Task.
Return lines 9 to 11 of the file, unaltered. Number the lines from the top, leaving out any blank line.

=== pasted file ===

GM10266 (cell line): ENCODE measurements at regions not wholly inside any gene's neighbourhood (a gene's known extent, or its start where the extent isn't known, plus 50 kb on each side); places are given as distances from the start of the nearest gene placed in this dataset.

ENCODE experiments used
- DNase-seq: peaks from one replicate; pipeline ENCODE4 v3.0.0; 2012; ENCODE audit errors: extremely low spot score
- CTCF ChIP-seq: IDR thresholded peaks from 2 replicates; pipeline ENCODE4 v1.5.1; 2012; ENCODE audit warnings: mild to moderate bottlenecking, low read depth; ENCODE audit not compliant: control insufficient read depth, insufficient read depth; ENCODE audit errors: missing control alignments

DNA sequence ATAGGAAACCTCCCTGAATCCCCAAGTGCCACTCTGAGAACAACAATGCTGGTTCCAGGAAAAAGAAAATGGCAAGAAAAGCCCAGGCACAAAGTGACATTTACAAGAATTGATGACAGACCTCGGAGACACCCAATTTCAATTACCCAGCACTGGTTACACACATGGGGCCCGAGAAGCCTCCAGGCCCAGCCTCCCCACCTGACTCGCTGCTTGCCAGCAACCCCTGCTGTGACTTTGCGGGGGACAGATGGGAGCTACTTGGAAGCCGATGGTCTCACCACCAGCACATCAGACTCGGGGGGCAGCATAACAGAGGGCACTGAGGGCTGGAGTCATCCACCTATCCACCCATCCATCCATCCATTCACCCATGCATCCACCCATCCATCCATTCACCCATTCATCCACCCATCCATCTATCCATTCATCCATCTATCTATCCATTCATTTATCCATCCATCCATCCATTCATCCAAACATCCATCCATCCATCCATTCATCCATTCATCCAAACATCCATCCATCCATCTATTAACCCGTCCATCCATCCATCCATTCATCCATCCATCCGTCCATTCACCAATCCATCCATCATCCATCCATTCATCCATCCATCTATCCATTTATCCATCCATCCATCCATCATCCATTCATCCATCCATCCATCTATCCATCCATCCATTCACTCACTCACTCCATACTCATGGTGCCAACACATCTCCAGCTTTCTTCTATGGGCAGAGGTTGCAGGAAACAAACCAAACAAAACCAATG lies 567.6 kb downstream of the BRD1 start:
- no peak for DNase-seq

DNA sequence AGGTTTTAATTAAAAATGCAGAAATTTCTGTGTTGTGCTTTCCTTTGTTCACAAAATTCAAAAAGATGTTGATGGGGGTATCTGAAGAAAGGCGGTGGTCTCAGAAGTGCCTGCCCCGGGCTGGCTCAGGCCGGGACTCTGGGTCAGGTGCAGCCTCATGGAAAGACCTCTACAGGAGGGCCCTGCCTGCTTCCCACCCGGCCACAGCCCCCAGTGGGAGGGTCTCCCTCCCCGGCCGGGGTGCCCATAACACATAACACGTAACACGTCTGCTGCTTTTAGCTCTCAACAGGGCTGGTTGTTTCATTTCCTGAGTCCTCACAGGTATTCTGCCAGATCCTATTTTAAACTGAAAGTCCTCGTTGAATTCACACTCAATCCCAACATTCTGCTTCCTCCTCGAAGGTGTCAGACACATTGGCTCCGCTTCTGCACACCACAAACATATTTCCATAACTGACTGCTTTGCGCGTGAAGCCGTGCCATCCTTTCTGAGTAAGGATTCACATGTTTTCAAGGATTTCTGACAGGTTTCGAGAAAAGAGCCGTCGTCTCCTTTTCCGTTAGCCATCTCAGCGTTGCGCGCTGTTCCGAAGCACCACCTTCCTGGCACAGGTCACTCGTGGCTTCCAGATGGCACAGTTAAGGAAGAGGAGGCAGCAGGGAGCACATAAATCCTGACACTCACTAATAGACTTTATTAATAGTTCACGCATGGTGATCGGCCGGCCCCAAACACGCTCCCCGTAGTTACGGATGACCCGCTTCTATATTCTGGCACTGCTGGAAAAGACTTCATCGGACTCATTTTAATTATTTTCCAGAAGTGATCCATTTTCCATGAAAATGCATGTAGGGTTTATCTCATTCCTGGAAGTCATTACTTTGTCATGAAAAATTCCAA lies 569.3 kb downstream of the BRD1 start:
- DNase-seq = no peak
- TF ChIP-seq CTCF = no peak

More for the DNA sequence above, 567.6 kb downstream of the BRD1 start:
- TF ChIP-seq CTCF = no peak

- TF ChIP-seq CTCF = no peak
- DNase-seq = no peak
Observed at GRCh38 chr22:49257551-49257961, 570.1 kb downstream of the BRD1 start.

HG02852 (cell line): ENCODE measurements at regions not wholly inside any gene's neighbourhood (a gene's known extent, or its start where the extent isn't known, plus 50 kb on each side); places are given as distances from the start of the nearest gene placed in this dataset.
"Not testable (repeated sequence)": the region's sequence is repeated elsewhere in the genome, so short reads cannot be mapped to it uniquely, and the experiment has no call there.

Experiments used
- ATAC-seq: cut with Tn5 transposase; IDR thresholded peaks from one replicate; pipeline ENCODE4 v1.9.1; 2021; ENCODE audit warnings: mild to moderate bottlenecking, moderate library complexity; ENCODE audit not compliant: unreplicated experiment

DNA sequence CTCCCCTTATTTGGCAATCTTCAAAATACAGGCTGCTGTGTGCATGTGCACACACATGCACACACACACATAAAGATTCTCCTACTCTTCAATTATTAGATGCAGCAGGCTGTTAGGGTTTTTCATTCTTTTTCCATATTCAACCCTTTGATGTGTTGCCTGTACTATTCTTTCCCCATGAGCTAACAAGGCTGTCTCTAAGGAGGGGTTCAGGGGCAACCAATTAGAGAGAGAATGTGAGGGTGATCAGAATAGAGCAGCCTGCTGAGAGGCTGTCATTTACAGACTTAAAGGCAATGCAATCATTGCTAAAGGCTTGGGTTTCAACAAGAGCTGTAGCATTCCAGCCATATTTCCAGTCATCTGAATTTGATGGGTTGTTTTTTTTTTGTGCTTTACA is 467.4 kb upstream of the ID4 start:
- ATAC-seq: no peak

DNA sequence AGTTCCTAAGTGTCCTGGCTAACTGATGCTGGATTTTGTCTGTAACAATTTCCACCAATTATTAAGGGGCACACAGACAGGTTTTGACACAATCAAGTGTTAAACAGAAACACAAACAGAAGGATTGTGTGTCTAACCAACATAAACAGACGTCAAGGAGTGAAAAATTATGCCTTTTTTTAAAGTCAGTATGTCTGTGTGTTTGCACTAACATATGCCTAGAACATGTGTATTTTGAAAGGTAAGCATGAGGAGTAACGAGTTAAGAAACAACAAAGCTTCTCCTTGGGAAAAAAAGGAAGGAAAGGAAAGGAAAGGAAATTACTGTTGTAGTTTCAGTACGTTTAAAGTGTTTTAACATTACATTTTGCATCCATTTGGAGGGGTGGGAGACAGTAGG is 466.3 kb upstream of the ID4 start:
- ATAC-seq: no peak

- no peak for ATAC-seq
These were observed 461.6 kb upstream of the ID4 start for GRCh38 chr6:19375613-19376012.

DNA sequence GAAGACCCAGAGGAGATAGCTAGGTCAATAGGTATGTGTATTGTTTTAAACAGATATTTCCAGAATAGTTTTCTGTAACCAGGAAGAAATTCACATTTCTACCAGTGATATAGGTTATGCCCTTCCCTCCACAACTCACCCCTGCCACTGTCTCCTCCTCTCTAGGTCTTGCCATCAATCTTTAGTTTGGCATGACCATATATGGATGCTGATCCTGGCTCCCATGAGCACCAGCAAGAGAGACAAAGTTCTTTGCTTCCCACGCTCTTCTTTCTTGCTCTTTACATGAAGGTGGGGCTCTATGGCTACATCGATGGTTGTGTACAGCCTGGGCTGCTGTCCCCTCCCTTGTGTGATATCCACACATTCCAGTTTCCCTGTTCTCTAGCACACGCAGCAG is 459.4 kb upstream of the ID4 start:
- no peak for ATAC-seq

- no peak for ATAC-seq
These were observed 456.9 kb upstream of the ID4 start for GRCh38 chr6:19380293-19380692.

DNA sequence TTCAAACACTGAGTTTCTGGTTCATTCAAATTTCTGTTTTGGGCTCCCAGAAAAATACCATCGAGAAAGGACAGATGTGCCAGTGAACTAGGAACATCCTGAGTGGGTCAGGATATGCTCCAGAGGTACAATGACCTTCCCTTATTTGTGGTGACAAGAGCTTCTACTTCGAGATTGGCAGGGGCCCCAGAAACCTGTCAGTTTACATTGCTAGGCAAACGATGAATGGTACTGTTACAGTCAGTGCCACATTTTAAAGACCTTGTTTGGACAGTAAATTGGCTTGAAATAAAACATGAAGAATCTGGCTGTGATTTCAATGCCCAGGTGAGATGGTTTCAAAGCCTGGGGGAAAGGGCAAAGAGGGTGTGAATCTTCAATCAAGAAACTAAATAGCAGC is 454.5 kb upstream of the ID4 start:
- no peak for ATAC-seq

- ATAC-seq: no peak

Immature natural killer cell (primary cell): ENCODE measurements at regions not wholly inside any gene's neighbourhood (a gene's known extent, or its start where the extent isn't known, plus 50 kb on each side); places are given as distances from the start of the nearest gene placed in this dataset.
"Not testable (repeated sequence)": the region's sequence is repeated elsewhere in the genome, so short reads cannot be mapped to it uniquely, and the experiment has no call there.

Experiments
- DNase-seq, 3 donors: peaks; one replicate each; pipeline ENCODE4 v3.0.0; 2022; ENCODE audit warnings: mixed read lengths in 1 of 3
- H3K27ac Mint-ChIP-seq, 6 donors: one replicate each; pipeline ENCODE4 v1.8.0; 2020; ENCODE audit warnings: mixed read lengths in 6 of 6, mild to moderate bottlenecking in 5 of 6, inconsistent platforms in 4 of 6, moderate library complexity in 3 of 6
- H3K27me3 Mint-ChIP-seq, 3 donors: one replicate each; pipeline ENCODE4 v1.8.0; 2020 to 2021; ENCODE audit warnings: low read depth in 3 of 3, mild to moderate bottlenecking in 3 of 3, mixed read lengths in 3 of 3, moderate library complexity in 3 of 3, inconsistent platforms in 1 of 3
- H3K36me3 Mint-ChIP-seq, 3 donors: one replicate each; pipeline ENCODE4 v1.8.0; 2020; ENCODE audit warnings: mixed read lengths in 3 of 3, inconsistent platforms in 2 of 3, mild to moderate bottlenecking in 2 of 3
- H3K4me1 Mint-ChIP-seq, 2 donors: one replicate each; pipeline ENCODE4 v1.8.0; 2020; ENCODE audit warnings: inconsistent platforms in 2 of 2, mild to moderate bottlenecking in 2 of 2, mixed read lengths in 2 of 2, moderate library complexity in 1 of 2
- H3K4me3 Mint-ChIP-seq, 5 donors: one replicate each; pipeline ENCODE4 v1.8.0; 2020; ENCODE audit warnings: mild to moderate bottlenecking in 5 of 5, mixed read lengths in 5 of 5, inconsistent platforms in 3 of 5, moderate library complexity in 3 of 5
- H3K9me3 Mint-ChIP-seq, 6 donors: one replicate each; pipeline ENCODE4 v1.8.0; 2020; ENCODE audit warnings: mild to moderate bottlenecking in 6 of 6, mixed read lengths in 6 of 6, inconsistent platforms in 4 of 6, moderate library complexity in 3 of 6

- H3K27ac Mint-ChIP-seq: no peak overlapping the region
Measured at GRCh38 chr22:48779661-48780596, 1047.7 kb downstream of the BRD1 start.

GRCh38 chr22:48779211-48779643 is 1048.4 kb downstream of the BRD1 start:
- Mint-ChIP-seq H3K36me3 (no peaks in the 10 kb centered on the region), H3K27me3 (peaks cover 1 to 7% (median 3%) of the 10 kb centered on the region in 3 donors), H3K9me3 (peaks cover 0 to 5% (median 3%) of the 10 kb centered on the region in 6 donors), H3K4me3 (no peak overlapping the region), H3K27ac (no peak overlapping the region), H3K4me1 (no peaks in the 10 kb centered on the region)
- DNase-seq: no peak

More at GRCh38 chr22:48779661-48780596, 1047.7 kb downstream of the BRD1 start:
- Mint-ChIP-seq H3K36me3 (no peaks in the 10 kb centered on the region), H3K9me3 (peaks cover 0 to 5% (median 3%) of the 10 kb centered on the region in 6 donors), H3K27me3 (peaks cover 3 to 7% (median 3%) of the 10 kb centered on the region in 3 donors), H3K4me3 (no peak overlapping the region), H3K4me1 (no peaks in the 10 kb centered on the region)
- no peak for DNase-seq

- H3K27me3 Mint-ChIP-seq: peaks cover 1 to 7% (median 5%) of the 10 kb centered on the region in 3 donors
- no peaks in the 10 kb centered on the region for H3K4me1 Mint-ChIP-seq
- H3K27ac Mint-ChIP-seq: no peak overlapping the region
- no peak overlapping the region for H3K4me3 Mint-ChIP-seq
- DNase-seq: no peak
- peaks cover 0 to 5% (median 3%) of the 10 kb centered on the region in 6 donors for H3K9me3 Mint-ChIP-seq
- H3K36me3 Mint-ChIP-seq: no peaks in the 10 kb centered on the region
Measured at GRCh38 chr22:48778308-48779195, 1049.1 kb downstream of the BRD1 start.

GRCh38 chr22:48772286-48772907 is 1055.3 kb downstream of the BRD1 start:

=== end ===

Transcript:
- TF ChIP-seq CTCF = no peak

More for the DNA sequence above, 567.6 kb downstream of the BRD1 start:
- TF ChIP-seq CTCF = no peak